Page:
For each year of ongoing employment, a $30 bonus is given. So after two years it’s $60; three years, $90; etc.


As some of you may know, and just the same, some of you may not, my wife graduated with her Doctorate in Physical Therapy from the University of South Dakota in Vermillion a few years back. May of 2008, to be somewhat exact, and to be exactly exact, she is a fine physical therapist.

Caring, kind, and considerate with her patients to be even more exact. Exactly what one who finds themselves in need of physical therapy would want. Exactly.
When you find yourself a graduate of a university, as my wife and I have been fortunate enough to find ourselves a time or two or three, aside from receiving student loan bills in the mail each and every month (for many months to come) you also receive a nice monthly newsletter from the university.

A newsletter highlighting the comings, goings, and accomplishments of the various alumni and updates on improvements being made to the university (compliments of your student loan payments).

I always enjoy reading these newsletters and keeping up on the shiny new stuff we’re contributing to the university for the enjoyment and benefit of the neverending flow of shiny new students.

In each newsletter is an “In Memoriam” section devoted to alumni who have passed on and, I guess you could say, paid their final installment.
Some of these alumni graduated long ago and sadly some not so long ago, such is life.

In the latest newsletter I noticed a “Corrections” notice at the end of the “In Memoriam” section which stated that in the previous newsletter a certain alumni, “was listed in error as deceased in our last issue” and it went on to say that, “We regret the error.”

Both of these statements made me laugh out loud (LOL for you youngins).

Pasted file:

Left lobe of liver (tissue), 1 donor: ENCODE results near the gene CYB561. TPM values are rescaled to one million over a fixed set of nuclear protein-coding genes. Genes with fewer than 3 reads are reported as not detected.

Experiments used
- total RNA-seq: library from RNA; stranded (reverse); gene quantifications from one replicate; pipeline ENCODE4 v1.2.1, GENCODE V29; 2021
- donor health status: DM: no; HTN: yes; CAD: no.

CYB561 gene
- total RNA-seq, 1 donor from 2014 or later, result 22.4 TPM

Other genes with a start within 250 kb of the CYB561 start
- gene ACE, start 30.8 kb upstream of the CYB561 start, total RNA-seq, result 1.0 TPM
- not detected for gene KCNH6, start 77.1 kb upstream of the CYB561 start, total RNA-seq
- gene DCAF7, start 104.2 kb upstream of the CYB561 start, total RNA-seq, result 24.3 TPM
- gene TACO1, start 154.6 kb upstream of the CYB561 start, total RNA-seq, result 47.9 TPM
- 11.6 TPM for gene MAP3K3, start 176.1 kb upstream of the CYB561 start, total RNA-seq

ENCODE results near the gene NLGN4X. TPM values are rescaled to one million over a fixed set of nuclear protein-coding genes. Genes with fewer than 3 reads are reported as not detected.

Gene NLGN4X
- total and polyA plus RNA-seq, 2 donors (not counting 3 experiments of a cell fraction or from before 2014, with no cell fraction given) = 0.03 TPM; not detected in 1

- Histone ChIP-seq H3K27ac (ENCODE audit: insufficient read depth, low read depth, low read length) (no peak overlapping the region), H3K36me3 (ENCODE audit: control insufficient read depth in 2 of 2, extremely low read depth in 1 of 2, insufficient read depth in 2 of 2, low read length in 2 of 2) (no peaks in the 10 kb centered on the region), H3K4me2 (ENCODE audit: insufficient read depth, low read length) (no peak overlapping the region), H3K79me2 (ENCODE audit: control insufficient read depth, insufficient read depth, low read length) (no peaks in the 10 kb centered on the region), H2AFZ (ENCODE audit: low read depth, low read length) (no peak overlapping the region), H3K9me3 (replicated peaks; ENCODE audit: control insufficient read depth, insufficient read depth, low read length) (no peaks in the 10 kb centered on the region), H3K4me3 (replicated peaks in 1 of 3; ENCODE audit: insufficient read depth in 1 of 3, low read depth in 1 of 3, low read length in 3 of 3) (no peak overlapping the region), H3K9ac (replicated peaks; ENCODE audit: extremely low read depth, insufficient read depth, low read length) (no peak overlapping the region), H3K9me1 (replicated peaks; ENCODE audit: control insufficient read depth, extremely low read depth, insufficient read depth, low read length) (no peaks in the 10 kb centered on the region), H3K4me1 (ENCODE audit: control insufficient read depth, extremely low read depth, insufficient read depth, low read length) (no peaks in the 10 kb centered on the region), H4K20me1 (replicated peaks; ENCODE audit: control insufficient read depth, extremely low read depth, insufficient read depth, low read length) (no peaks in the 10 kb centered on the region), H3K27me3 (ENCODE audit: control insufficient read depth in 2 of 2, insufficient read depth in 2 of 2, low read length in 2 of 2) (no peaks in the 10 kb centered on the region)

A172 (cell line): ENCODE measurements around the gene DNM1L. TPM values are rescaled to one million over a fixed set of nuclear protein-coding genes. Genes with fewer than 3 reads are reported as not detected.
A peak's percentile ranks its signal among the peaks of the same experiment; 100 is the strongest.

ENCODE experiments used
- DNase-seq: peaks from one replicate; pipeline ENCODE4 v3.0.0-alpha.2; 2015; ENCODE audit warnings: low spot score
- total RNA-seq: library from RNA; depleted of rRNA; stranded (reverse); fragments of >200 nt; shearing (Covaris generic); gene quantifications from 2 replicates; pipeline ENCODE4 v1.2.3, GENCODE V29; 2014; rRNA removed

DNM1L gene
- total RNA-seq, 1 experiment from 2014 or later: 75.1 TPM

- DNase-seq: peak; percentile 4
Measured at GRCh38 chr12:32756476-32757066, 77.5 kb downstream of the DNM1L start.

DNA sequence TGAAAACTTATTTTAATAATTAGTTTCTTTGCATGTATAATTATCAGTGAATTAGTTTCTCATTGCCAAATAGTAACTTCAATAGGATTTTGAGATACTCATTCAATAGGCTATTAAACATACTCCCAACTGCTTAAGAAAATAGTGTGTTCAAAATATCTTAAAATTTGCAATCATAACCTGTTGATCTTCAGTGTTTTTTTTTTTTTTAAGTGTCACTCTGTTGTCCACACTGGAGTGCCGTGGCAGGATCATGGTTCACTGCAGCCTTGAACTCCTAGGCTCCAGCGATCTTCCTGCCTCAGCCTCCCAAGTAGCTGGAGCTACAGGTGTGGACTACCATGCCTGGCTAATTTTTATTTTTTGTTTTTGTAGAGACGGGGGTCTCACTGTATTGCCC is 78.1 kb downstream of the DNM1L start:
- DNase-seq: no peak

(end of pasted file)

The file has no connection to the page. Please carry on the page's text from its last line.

A response that I assure you is not a regular occurrence when I read the “In Memoriam” section.

First off, it struck me as humorous to think of the reaction the individual “listed in error” must have had when he read that he was no longer residing on the ground level of this world.

It reminded me of that old chestnut from Mark Twain, “The reports of my death have been greatly exaggerated.”
Humor struck me a second time (it tends to strike me at regular intervals and at inappropriate times) with the idea that the university “regretted the error.”

Would the university have rather not made the error that it regretted?

Was the individual such a delinquent student during his time at the university that they would have preferred to have correctly listed him as deceased?

I’m fairly positive the individual in question didn’t “regret the error” and was probably quite relieved to find himself “listed in error.”
Did it take any convincing on behalf of his loved ones that he was indeed “listed in error”?

Maybe he was relieved for a moment.
I could see him tossing the newsletter on the coffee table, sinking back in his chair and with a sigh,

exclaiming, “Finally, no more student loan payments, no more calls from the alumni association pandering for funds to build an addition onto the butterfly arboretum or stock the cafeteria with gluten-free pancakes. I’m free to move on with my life (or death as seemed to be).”

May you all be “listed in error” for many…many newsletters to come. Take care.

© 2010 Burke County Tribune
  All Rights Reserved.